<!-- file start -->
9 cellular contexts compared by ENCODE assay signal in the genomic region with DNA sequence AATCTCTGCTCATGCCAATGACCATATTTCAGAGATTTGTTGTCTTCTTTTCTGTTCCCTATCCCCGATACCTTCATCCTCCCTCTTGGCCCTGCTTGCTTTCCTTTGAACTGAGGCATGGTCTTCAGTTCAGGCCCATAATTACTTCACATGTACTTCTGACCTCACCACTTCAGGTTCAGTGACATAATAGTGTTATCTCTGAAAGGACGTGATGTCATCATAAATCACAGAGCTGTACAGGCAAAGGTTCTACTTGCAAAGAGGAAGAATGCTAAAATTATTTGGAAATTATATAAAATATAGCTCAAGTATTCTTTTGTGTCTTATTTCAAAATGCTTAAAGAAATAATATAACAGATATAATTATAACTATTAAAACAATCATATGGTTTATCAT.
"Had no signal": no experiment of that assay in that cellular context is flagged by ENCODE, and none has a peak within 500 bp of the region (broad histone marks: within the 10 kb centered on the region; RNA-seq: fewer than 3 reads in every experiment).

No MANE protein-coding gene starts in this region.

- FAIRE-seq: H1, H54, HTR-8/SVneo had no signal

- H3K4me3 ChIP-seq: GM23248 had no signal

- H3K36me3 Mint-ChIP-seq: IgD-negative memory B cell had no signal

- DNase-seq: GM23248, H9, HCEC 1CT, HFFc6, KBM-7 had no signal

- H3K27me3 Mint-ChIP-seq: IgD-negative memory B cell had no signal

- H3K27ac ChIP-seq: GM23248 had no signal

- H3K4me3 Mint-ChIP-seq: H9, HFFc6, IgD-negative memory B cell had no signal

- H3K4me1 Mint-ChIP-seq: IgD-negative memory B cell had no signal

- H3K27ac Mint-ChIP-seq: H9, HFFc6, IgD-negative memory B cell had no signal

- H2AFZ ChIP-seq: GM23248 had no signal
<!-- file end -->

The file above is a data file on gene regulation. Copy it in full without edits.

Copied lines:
9 cellular contexts compared by ENCODE assay signal in the genomic region with DNA sequence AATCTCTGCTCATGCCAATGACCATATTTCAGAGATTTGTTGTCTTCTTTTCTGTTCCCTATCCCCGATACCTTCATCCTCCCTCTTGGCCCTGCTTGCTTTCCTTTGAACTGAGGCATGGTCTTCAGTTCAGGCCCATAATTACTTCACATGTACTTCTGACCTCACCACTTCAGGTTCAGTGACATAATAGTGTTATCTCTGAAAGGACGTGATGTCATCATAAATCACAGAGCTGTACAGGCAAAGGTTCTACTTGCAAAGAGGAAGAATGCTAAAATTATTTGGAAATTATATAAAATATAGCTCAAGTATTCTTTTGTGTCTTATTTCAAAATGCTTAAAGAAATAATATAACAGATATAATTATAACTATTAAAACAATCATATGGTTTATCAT.
"Had no signal": no experiment of that assay in that cellular context is flagged by ENCODE, and none has a peak within 500 bp of the region (broad histone marks: within the 10 kb centered on the region; RNA-seq: fewer than 3 reads in every experiment).

No MANE protein-coding gene starts in this region.

- FAIRE-seq: H1, H54, HTR-8/SVneo had no signal

- H3K4me3 ChIP-seq: GM23248 had no signal

- H3K36me3 Mint-ChIP-seq: IgD-negative memory B cell had no signal

- DNase-seq: GM23248, H9, HCEC 1CT, HFFc6, KBM-7 had no signal

- H3K27me3 Mint-ChIP-seq: IgD-negative memory B cell had no signal

- H3K27ac ChIP-seq: GM23248 had no signal

- H3K4me3 Mint-ChIP-seq: H9, HFFc6, IgD-negative memory B cell had no signal

- H3K4me1 Mint-ChIP-seq: IgD-negative memory B cell had no signal

- H3K27ac Mint-ChIP-seq: H9, HFFc6, IgD-negative memory B cell had no signal

- H2AFZ ChIP-seq: GM23248 had no signal